World Junior Championships Crown New Heroes

New World Champs: Zheng, Chen, and Kong
The 2016 World 9-Ball Championships for juniors ended today at the Huimin Middle School in Shanghai. In the boys under 17 category, Xiao Huai Zheng of China proved too good for Mongolian Enkhold Temuujin. Both players were very competitive but in the end Zheng proved too strong and won 8/5.
In the girls it was a battle between two Taiwanese girls, Chia-Hua Chen and Pei-Chun Tsai. Chen looked good when leading 8-6, but a bad positional shot lost her the rack, and then at 7/8, Chen again got a chance to win but the wrong choice of positional shot from 7 to 8 made a straight forward run-out just a little doubtful. After pocketing the 8 ball, another poor positional shot found the cue ball and 9 ball almost touching, and all she could do is play a safety. Tsai banked the 9 ball and make the score hill/hill. She now looked favourite to win, but Chen fought back and played a safety leaving Tsai a long shot with the cue ball hard against the end rail. Tsai played a spectacular shot to pocket the 4 ball, split the remaining balls and put the championship at her mercy. Then somehow, playing with the bridge, she missed a simple 7 ball with the 8 and 9 balls both sitting in an easy position. Chen made no more mistakes with this opportunity, pocketing the final three balls and became world champion. This is the 16th world champion junior player from Taiwan which is quite an extraordinary achievement.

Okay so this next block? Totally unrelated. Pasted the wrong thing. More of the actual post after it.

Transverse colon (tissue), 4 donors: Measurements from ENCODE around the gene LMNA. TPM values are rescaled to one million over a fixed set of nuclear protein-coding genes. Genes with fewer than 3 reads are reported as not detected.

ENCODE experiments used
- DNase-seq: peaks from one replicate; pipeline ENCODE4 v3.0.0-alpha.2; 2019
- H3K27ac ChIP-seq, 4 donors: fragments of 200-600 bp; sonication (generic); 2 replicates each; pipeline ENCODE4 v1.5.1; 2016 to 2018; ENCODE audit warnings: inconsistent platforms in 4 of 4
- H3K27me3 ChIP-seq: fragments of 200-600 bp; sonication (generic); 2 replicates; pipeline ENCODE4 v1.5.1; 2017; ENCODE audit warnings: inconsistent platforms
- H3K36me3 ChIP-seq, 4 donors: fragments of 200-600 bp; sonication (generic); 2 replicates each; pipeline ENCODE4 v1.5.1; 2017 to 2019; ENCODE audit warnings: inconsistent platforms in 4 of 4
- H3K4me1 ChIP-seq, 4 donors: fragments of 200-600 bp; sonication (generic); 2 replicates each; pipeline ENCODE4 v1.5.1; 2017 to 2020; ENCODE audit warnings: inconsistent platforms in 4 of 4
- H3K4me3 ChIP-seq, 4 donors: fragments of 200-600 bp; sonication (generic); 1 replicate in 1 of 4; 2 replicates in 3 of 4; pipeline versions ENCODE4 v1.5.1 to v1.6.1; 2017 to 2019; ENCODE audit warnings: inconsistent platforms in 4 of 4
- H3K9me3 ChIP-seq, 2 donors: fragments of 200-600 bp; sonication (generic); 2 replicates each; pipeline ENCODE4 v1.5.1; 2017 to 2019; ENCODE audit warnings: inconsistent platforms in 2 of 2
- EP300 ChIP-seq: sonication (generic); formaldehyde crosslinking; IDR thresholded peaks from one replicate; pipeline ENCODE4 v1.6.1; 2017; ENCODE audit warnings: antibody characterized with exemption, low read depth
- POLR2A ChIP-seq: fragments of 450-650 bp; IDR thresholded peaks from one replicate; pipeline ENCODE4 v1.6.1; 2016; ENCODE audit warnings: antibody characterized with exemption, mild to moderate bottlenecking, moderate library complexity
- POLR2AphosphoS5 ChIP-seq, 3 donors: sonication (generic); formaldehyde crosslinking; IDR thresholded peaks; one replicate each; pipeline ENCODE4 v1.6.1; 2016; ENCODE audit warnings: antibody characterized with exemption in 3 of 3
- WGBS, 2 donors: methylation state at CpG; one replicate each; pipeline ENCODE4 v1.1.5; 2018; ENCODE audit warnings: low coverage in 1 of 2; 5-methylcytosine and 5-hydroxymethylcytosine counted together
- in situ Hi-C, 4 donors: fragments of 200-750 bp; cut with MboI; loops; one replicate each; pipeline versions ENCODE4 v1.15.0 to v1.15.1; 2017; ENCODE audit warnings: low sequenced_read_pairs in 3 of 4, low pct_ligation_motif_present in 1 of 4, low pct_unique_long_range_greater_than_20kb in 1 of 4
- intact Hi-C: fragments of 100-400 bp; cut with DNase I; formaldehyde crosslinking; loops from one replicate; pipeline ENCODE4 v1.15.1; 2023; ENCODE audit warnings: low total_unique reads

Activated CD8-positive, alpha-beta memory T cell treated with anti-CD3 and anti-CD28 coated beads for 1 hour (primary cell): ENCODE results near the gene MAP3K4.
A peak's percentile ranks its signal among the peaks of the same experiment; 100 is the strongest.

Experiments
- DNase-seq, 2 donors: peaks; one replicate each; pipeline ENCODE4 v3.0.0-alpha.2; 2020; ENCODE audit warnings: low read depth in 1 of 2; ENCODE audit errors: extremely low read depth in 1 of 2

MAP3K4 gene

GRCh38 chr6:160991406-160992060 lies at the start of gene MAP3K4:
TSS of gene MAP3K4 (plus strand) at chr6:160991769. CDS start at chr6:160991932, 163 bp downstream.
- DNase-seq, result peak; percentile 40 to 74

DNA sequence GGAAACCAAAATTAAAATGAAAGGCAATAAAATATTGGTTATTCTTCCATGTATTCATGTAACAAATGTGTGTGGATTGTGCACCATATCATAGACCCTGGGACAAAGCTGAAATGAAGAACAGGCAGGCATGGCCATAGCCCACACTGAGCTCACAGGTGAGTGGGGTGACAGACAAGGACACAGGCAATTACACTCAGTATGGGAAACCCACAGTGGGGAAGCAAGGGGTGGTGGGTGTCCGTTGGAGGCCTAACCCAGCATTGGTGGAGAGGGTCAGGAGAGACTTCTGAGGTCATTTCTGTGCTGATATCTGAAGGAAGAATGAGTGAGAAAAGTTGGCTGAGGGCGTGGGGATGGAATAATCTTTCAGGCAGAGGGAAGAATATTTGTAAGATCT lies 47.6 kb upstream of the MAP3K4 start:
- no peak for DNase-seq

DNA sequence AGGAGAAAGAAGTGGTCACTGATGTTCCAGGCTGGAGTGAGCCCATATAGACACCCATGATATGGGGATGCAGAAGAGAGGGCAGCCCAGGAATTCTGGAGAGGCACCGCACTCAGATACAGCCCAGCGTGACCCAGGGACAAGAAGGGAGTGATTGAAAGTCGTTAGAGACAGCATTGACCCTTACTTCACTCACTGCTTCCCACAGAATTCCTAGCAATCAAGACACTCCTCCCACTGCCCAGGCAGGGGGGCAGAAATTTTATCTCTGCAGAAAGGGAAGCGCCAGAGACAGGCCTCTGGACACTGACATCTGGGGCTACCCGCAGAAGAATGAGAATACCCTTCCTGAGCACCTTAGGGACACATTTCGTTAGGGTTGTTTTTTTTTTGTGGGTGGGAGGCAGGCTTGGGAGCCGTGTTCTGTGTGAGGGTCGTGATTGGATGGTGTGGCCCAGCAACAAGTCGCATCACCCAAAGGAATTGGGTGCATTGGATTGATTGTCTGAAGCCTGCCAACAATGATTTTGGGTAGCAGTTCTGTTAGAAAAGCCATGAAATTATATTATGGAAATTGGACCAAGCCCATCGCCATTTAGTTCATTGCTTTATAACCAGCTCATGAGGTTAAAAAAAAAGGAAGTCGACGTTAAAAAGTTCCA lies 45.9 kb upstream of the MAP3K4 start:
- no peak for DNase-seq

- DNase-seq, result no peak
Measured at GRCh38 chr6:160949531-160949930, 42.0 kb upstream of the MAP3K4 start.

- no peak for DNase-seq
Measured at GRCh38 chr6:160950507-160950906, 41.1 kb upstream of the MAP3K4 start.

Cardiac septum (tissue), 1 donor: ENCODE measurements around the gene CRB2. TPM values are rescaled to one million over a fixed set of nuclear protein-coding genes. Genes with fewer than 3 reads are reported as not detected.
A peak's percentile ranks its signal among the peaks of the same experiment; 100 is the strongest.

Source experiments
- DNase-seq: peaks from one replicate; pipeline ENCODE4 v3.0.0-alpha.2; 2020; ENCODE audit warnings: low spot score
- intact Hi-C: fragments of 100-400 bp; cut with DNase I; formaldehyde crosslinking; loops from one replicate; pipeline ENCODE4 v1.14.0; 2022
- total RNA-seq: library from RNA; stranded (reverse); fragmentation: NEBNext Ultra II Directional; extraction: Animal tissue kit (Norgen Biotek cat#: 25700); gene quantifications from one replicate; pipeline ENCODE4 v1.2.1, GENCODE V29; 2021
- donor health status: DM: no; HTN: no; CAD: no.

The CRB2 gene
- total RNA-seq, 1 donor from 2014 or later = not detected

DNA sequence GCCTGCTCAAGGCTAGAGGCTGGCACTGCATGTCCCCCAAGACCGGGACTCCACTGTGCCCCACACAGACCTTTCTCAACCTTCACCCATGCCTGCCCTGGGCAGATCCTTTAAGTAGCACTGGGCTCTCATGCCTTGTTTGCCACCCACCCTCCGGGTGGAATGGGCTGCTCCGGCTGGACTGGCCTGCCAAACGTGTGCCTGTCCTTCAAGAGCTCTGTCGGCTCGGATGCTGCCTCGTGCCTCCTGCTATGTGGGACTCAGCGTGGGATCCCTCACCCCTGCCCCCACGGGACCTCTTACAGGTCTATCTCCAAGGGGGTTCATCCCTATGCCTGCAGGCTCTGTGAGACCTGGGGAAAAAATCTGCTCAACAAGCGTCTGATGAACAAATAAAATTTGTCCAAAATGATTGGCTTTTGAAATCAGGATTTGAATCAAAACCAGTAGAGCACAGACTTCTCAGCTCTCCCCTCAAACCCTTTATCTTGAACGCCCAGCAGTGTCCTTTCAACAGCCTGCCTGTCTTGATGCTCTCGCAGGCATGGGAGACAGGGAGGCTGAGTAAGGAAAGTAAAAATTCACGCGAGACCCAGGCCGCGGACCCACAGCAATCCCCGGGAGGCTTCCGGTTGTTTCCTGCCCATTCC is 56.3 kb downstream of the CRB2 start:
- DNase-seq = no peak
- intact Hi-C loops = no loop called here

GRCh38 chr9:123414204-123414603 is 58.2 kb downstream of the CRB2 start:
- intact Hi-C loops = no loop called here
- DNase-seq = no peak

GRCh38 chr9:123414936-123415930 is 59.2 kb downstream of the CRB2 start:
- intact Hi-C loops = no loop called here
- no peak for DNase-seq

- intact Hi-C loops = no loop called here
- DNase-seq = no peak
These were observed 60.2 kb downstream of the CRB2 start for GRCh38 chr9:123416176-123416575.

In the boys under 19 category, the final was thought to be very even between 2015 under 17 world champion, China’s De Jing Kong and 2014 under 17 world champion, Poland’s Daniel Maciol. The script writer got it wrong and Kong bounced out at the gate and quickly led 8/0. Maciol won the next game to open his scoring account. Kong won the next (9/1) and an unexpected miss by Kong gave Maciol another opportunity which he took to make the score 2/9. However Kong won the next two and the championship most convincingly 11/2. Kong plays left handed, and his style and confident stroke is reminiscent of a young Wu Jiaqing. Even his appearance is not that dissimilar to a young Wu.
PHOTO by Alison Chang.
Editor's note: AZBilliards wishes to thank Alison Chang for her work this week. She has been very generous in the sharing of her efforts. Alison publishes at: where you may see more of her writing and photography.